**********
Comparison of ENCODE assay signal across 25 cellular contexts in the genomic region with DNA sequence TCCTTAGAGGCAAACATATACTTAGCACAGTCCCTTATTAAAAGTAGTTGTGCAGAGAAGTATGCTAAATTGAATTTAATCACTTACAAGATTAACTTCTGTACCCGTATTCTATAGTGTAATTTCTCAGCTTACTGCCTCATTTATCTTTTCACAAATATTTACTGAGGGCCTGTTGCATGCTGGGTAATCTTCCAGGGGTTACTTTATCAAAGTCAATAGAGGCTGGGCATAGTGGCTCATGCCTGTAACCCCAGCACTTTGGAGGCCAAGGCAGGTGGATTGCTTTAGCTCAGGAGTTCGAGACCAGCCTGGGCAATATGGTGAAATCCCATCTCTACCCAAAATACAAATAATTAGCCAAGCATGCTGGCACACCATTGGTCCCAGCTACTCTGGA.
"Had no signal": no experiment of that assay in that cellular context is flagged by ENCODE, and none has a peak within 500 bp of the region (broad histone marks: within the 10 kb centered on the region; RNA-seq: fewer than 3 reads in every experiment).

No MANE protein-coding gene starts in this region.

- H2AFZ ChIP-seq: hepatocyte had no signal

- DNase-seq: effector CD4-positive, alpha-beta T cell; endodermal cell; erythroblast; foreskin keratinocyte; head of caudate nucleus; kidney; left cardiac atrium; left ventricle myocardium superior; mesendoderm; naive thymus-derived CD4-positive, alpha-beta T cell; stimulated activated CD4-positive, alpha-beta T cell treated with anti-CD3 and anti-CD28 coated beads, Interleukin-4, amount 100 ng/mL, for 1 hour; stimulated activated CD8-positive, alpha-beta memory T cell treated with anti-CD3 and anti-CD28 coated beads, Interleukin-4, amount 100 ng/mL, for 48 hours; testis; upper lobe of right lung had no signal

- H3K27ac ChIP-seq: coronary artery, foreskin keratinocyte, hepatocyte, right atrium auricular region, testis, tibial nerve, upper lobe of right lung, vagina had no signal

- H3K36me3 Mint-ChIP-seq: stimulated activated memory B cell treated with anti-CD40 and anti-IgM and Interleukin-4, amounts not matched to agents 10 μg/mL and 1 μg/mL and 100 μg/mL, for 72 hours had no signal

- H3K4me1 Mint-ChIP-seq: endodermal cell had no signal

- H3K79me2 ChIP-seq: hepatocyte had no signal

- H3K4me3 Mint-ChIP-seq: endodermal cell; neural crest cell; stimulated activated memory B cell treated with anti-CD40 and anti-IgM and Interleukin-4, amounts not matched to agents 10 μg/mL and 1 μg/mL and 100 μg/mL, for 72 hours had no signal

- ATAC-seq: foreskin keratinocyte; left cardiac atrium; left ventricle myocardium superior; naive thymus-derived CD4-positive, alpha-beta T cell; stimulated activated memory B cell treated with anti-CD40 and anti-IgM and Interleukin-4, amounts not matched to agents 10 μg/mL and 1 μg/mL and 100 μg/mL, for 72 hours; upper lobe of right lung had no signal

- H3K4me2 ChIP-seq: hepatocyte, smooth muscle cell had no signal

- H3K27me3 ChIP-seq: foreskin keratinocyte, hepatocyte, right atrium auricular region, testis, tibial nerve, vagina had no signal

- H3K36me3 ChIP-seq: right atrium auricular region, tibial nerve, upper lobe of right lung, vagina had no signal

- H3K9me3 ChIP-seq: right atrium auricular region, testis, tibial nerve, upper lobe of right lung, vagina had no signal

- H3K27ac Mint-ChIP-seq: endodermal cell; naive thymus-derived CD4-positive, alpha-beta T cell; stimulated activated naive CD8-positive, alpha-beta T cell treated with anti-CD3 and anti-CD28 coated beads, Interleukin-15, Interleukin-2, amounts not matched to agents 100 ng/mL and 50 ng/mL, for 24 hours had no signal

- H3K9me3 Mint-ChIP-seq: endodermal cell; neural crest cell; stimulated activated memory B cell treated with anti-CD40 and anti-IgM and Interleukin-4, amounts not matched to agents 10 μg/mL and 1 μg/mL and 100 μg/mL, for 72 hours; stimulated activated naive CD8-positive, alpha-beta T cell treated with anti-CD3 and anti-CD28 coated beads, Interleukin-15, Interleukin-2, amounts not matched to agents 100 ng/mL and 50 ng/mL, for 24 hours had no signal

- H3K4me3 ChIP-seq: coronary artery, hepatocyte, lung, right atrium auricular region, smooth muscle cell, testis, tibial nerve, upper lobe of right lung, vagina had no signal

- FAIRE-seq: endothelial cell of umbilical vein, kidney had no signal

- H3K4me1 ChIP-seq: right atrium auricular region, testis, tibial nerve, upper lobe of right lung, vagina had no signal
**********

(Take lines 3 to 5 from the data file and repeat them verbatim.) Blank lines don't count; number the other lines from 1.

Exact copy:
No MANE protein-coding gene starts in this region.

- H2AFZ ChIP-seq: hepatocyte had no signal

- DNase-seq: effector CD4-positive, alpha-beta T cell; endodermal cell; erythroblast; foreskin keratinocyte; head of caudate nucleus; kidney; left cardiac atrium; left ventricle myocardium superior; mesendoderm; naive thymus-derived CD4-positive, alpha-beta T cell; stimulated activated CD4-positive, alpha-beta T cell treated with anti-CD3 and anti-CD28 coated beads, Interleukin-4, amount 100 ng/mL, for 1 hour; stimulated activated CD8-positive, alpha-beta memory T cell treated with anti-CD3 and anti-CD28 coated beads, Interleukin-4, amount 100 ng/mL, for 48 hours; testis; upper lobe of right lung had no signal